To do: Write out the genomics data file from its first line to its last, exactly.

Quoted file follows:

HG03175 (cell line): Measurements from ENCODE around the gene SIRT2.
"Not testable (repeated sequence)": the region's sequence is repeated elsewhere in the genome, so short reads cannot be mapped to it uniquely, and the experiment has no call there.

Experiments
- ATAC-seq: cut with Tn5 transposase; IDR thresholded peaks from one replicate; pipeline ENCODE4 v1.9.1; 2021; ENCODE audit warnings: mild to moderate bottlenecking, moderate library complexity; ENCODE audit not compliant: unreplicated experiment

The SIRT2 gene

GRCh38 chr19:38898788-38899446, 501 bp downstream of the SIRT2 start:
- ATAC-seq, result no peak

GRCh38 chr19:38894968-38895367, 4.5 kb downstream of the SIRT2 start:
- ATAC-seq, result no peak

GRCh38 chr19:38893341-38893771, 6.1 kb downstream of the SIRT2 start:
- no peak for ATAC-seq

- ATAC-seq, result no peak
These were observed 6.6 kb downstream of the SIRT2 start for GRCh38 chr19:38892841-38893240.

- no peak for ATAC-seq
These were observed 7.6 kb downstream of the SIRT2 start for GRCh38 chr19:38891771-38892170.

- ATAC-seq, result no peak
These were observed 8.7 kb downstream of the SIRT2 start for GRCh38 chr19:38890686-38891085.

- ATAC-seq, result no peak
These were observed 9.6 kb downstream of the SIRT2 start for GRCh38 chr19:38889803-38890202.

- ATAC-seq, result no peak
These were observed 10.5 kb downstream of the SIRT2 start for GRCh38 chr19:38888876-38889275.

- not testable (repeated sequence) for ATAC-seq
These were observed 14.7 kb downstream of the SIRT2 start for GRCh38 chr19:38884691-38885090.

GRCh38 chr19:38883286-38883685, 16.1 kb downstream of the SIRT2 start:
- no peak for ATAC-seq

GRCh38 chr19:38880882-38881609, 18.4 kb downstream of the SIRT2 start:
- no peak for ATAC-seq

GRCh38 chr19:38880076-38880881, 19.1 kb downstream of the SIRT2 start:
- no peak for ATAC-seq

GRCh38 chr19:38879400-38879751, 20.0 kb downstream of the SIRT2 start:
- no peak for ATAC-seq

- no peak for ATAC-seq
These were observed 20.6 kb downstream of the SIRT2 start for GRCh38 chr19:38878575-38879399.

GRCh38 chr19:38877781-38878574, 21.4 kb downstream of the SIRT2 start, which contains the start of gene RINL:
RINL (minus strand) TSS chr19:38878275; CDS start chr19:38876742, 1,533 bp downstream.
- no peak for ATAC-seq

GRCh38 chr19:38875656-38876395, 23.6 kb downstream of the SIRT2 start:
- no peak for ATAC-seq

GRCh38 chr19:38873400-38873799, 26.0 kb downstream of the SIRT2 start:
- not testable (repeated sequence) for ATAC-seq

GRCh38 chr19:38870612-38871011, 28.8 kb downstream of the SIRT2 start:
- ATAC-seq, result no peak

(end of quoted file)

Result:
HG03175 (cell line): Measurements from ENCODE around the gene SIRT2.
"Not testable (repeated sequence)": the region's sequence is repeated elsewhere in the genome, so short reads cannot be mapped to it uniquely, and the experiment has no call there.

Experiments
- ATAC-seq: cut with Tn5 transposase; IDR thresholded peaks from one replicate; pipeline ENCODE4 v1.9.1; 2021; ENCODE audit warnings: mild to moderate bottlenecking, moderate library complexity; ENCODE audit not compliant: unreplicated experiment

The SIRT2 gene

GRCh38 chr19:38898788-38899446, 501 bp downstream of the SIRT2 start:
- ATAC-seq, result no peak

GRCh38 chr19:38894968-38895367, 4.5 kb downstream of the SIRT2 start:
- ATAC-seq, result no peak

GRCh38 chr19:38893341-38893771, 6.1 kb downstream of the SIRT2 start:
- no peak for ATAC-seq

- ATAC-seq, result no peak
These were observed 6.6 kb downstream of the SIRT2 start for GRCh38 chr19:38892841-38893240.

- no peak for ATAC-seq
These were observed 7.6 kb downstream of the SIRT2 start for GRCh38 chr19:38891771-38892170.

- ATAC-seq, result no peak
These were observed 8.7 kb downstream of the SIRT2 start for GRCh38 chr19:38890686-38891085.

- ATAC-seq, result no peak
These were observed 9.6 kb downstream of the SIRT2 start for GRCh38 chr19:38889803-38890202.

- ATAC-seq, result no peak
These were observed 10.5 kb downstream of the SIRT2 start for GRCh38 chr19:38888876-38889275.

- not testable (repeated sequence) for ATAC-seq
These were observed 14.7 kb downstream of the SIRT2 start for GRCh38 chr19:38884691-38885090.

GRCh38 chr19:38883286-38883685, 16.1 kb downstream of the SIRT2 start:
- no peak for ATAC-seq

GRCh38 chr19:38880882-38881609, 18.4 kb downstream of the SIRT2 start:
- no peak for ATAC-seq

GRCh38 chr19:38880076-38880881, 19.1 kb downstream of the SIRT2 start:
- no peak for ATAC-seq

GRCh38 chr19:38879400-38879751, 20.0 kb downstream of the SIRT2 start:
- no peak for ATAC-seq

- no peak for ATAC-seq
These were observed 20.6 kb downstream of the SIRT2 start for GRCh38 chr19:38878575-38879399.

GRCh38 chr19:38877781-38878574, 21.4 kb downstream of the SIRT2 start, which contains the start of gene RINL:
RINL (minus strand) TSS chr19:38878275; CDS start chr19:38876742, 1,533 bp downstream.
- no peak for ATAC-seq

GRCh38 chr19:38875656-38876395, 23.6 kb downstream of the SIRT2 start:
- no peak for ATAC-seq

GRCh38 chr19:38873400-38873799, 26.0 kb downstream of the SIRT2 start:
- not testable (repeated sequence) for ATAC-seq

GRCh38 chr19:38870612-38871011, 28.8 kb downstream of the SIRT2 start:
- ATAC-seq, result no peak